Microdrive


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Microdrive

An earlier 1" hard disk drive from Hitachi Global Systems. The Microdrive was introduced by IBM in 1998 and acquired by Hitachi in 2002. It contained a single disk platter the size of an American quarter, and starting out at 170MB of storage, it evolved to 8GB by 2006. Using one or two giant magnetoresistive (GMR) heads, the drive was built into a Type II CompactFlash card so it could be used as camera storage. See magnetoresistance and CompactFlash.

Size Matters
Because the tiny actuator had 50 times less inertia than one used in a regular disk drive, the Microdrive could ramp up to full speed in half a second. As a result, the drive could stop spinning to conserve power when data were not being accessed. By the mid-2000s, solid state flash memory cards began to exceed the Microdrive's capacity. See Kittyhawk, actuator and flash memory.


The Microdrive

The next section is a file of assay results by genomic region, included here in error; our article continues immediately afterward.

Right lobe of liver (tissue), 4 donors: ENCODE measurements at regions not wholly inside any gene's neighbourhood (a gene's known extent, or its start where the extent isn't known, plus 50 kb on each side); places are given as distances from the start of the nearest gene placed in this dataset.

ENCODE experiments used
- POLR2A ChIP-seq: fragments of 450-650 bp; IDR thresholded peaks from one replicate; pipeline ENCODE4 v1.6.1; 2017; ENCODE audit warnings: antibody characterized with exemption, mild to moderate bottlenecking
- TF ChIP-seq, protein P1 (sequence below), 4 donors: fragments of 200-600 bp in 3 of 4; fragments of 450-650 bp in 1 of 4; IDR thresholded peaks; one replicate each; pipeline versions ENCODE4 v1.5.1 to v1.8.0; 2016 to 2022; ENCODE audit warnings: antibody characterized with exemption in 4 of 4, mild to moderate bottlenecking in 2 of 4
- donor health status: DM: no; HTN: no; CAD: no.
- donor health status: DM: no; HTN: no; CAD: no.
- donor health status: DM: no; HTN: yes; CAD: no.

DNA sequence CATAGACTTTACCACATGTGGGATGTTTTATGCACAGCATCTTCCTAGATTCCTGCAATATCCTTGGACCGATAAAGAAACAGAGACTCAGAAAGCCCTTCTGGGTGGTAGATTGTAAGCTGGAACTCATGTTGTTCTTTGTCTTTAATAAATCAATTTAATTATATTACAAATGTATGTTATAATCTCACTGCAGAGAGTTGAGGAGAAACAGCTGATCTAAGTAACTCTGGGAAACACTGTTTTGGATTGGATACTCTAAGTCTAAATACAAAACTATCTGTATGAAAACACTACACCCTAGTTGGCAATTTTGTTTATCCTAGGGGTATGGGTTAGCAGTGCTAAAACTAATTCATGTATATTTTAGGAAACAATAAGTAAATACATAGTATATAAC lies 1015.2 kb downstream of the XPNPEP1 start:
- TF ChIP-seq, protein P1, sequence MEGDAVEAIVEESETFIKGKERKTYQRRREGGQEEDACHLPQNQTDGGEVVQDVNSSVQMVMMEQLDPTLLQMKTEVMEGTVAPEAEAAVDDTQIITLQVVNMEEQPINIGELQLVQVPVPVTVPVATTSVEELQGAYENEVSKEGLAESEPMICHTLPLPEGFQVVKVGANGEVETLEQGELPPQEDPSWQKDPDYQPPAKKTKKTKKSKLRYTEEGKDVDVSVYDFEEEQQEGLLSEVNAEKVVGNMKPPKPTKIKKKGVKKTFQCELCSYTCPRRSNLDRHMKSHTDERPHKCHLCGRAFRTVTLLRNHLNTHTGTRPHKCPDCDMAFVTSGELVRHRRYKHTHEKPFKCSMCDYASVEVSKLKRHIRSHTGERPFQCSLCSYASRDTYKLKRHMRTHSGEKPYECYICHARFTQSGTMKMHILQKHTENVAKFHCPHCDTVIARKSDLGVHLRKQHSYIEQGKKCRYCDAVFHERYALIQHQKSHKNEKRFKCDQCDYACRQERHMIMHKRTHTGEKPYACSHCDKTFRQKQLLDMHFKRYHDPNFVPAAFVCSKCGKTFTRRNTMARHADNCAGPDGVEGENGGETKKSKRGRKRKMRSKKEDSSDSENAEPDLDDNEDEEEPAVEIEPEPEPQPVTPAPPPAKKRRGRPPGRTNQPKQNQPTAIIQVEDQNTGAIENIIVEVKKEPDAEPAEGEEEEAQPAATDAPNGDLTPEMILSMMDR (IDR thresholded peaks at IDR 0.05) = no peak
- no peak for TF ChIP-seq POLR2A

A marvel of electromechanical technology, the Microdrive platter stopped rotating to conserve power and ramped up to full speed in half a second. (Image courtesy of Toshiba Corporation.)
References in periodicals archive ?
Because the applications for which "Mikey" is intended are highly portable devices, Hitachi has provided for shock protection beyond the drive's internal mechanisms, which will offer more than a 100% operating-shock improvement over the current Microdrive product.
Limited quantities of the new Microdrive will begin shipping in early July to original equipment manufacturers and distributors.
Shutterbugs should realize, however, that they may need a PC Card Type II adapter to mount the Microdrive in a laptop.
IBM's MicroDrive has a greater capacity, but it's not intended to provide "permanent" storage.
Perhaps most important, the newest Microdrive offers unprecedented expandability for any handheld device that accepts Type II Compact Flash, particularly PDAs, cameras, and portable music players.
I don't think the killer-app for MicroDrive will come from the conventional IT world.